News

Motown No. 1's sound and look good in new boxed set

Brian McCollum
Detroit Free Press (MCT)

Fans of Motown have certainly had plenty of compilations, reissues and other treats to sink their ears into over the years. But they've never had one quite like this.

"Motown: The Complete No. 1's" is a handsome, festive boxed set that will look as good on living room shelves as it sounds in stereo systems.

As a centerpiece of the Motown 50th anniversary campaign, the set arrived in stores Tuesday, just in time for holiday gift-buying - a perfect present for Detroit ex-pats and music fans across generations. The set has a list price of $169.98, but is available at retailers such as Amazon.com for about $125.

The real allure is the packaging. Rivaling the snazziest sets from specialty labels such as Rhino, "Complete No. 1's" comes in a display-worthy mockup of the Hitsville house, the West Grand Boulevard headquarters where so many of these songs were created. Inside are 10 discs featuring 191 chart-topping tunes, from the Miracles' zippy 1961 hit "Shop Around" through Erykah Badu's slinky 2000 smash "Bag Lady."

For hard-core collectors, there are more comprehensive Motown collections out there, most notably the "Complete Motown Singles" set, a 12-box series that amasses nearly every release from the Detroit-born label, from the obscure on up.

But for most folks, the new box will offer a satisfying survey of Motown music. Producers kept the criteria expansive: Yes, all these songs were chart-toppers, but the definition of "chart" is deliberately broad - if a single hit No. 1 in Norway, it's here. (Some of the discs even include bonus tracks: If a song reached No. 1 when covered by a non-Motown act, the original Motown version is included.) That allows the inclusion of worthy chestnuts that aren't necessarily regulars on oldies radio, and keeps the set from languishing as just another greatest-hits collection.

The set bears the tasteful, informed touch of Universal Music's Harry Weinger, the Motown archivist who has done more than anyone to keep the label's legacy thriving in the new millennium. The vast majority of these tracks are remastered stereo mixes, drawn from Universal's ongoing digital restoration project.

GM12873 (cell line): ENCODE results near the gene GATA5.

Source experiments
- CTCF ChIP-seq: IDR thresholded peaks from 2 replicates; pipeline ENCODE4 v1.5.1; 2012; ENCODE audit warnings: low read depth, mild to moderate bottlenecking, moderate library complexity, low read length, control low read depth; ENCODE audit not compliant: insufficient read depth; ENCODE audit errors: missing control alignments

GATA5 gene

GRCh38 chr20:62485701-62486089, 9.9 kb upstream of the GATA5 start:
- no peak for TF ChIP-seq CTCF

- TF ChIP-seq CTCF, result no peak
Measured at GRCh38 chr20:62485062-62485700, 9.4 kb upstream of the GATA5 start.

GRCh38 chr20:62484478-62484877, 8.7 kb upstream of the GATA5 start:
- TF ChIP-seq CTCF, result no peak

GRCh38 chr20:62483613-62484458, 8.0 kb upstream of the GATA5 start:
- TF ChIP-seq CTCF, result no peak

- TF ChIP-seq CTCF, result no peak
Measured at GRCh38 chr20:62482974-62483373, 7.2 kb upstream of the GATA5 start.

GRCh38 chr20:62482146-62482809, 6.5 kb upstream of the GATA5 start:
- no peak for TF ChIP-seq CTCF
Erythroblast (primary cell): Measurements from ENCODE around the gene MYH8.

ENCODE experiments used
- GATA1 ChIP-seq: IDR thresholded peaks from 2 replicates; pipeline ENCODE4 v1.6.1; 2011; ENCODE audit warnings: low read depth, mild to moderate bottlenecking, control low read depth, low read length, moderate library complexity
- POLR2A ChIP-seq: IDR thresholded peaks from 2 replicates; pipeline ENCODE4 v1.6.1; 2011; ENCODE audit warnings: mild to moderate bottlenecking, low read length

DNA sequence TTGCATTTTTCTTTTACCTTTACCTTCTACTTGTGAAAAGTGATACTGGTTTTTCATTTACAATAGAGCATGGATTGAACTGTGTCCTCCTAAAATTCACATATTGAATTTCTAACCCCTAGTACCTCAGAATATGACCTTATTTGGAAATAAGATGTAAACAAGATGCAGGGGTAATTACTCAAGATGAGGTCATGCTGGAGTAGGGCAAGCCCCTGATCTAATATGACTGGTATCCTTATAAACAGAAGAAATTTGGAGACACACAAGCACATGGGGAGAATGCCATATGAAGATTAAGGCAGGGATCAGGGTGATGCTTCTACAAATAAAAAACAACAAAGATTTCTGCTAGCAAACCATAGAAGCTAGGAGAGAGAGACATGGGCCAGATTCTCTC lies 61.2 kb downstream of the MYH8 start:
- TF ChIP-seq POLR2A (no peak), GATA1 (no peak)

The collection's four-decade scope could be the one drawback for some listeners. Those who are enamored of Motown's classic period, with songs by such touchstone acts as the Supremes and Temptations, aren't necessarily clamoring for the modern acts who populate several of these discs, such as the Boys and the already forgotten Profyle.

But if too much stuff is the only problem, then it's not a bad problem to have. "The Complete No. 1's" is custom-made for musical memories - and a timely reminder why Motown matters so much, especially in its hometown.

From genre-busting electronic music to new highs in the ever-evolving R&B scene, from hip-hop and Americana to rock and pop, 2017's music scenes bestowed an embarrassment of riches upon us.


60. White Hills - Stop Mute Defeat (Thrill Jockey)

White Hills epic '80s callback Stop Mute Defeat is a determined march against encroaching imperial darkness; their eyes boring into the shadows for danger but they're aware that blinding lights can kill and distort truth. From "Overlord's" dark stomp casting nets for totalitarian warnings to "Attack Mode", which roars in with the tribal certainty that we can survive the madness if we keep our wits, the record is a true and timely win for Dave W. and Ego Sensation. Martin Bisi and the poster band's mysterious but relevant cool make a great team and deliver one of their least psych yet most mind destroying records to date. Much like the first time you heard Joy Division or early Pigface, for example, you'll experience being startled at first before becoming addicted to the band's unique microcosm of dystopia that is simultaneously corrupting and seducing your ears. - Morgan Y. Evans